By Marisa Spano We all witnessed the fervor of election night. Obama will be taking office for the next four years and continuing his work.
But here is an interesting thought: What if Obama and Romney had tied the election? The scenario, if not plausible, is technically possible. There are 528 Electoral votes in total, so in theory each party could receive 269 votes, resulting in an Electoral tie. They would each fall short of the 270 votes needed to win, throwing the election into chaos.
Imagine Mitt Romney taking the presidential oath of office on January 21, 2013—but instead of having running mate Paul Ryan by his side, Romney with Joe Biden beside him. The Electoral College could split the parties of the presidency and vice presidency in half. The president may be a Republican while the vice president is a Democrat. Let’s imagine that there are a solid 237 electoral votes for Obama and a solid 191 for Romney, just as there were on Tuesday evening. The remaining 110 electoral votes are up for grabs in the nine battleground states, Nevada, Colorado, Ohio, Iowa, Wisconsin, Florida, North Carolina, Virginia and New Hampshire.
From here, there are a couple of possible scenarios. The only one that would result in a tie is Obama carrying Ohio, New Hampshire and Wisconsin while Romney carries Florida, North Carolina, Virginia, Colorado, Nevada and Iowa. Who would be responsible for breaking such a tie? Under Article 2 of the Constitution, the House of Representatives would be accountable for the break.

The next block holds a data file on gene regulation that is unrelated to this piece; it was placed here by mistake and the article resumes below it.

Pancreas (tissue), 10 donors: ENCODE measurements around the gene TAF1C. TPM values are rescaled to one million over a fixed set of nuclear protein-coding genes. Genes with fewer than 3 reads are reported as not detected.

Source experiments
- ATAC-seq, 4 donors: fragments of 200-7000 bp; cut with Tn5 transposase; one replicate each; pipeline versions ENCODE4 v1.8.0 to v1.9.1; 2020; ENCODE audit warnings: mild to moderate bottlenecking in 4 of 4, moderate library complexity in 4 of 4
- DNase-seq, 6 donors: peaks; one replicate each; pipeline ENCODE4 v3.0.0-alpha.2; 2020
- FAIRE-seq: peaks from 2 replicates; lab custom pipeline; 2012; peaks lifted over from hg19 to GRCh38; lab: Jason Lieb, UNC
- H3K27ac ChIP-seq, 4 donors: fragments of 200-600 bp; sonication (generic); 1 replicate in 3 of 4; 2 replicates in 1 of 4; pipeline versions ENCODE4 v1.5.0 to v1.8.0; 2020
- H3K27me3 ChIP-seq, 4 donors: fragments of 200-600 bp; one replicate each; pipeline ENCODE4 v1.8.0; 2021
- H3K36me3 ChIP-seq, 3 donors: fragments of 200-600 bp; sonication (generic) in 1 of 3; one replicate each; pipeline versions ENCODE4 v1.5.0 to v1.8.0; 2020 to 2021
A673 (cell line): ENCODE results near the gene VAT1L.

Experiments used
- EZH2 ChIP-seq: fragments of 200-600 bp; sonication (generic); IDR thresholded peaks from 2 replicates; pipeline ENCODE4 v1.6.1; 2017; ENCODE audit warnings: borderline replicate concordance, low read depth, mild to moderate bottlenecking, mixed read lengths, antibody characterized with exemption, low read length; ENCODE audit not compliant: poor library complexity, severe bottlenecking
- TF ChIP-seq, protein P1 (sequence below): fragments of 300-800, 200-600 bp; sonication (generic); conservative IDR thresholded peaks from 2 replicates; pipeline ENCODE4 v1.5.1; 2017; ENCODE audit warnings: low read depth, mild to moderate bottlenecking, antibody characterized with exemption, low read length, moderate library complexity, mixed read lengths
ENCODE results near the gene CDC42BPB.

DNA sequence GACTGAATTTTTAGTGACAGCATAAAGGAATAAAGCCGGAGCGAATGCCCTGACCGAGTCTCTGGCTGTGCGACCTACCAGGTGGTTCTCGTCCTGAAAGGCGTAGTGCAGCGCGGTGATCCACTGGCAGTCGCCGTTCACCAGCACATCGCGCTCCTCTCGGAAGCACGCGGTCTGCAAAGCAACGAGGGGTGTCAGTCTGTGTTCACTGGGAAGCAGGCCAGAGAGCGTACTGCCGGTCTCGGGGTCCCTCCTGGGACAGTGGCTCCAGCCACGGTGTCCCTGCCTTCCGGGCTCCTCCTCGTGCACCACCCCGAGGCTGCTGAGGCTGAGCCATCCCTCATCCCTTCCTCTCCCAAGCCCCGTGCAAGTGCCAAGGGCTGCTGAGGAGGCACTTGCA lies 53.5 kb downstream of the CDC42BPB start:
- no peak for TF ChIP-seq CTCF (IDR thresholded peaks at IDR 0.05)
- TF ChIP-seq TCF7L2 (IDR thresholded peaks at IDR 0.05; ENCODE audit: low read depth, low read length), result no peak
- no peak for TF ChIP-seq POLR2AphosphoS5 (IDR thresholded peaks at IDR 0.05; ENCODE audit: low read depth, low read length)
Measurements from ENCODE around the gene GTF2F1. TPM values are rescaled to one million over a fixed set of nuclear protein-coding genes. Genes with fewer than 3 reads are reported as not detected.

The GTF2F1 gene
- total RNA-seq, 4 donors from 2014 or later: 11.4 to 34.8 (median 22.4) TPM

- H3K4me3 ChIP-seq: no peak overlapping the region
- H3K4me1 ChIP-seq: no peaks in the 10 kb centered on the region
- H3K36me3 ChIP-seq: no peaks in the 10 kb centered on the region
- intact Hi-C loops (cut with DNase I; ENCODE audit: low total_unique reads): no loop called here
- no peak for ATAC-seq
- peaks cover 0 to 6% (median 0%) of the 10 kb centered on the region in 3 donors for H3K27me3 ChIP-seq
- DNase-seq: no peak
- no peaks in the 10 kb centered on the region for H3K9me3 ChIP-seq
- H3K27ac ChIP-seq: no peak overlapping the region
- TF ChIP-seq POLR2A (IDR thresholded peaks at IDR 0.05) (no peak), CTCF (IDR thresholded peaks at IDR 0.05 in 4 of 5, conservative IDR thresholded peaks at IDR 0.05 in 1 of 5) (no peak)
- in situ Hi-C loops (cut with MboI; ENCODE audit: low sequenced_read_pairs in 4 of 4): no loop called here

When the newly elected House is seated in January, lawmakers would take a vote for a final decision. Each state delegation would have one vote, which means a candidate would need to get to 26 votes. With Republicans in control of the House and expected to keep the majority after the upcoming election, an Electoral College tie would most likely equal a victory for Mitt Romney. The first candidate to win the votes of any 26 states is the new president. The 12th Amendment gives the House until the fourth day of March to select a president. However, the issue of vice president would be left up to the Senate. Each of the 100 Senators would get one vote. Put simply, 51 Senators would be required to select the vice-president. The 12th Amendment places no time limit on the Senate’s selection of a vice president. Although an exact tie is unlikely, this system is also used if there are more than two candidates for president and none of them get the majority of the vote.
We can only be grateful that the election on Tuesday night involved none of these desperate measures and that Obama won with a clear majority.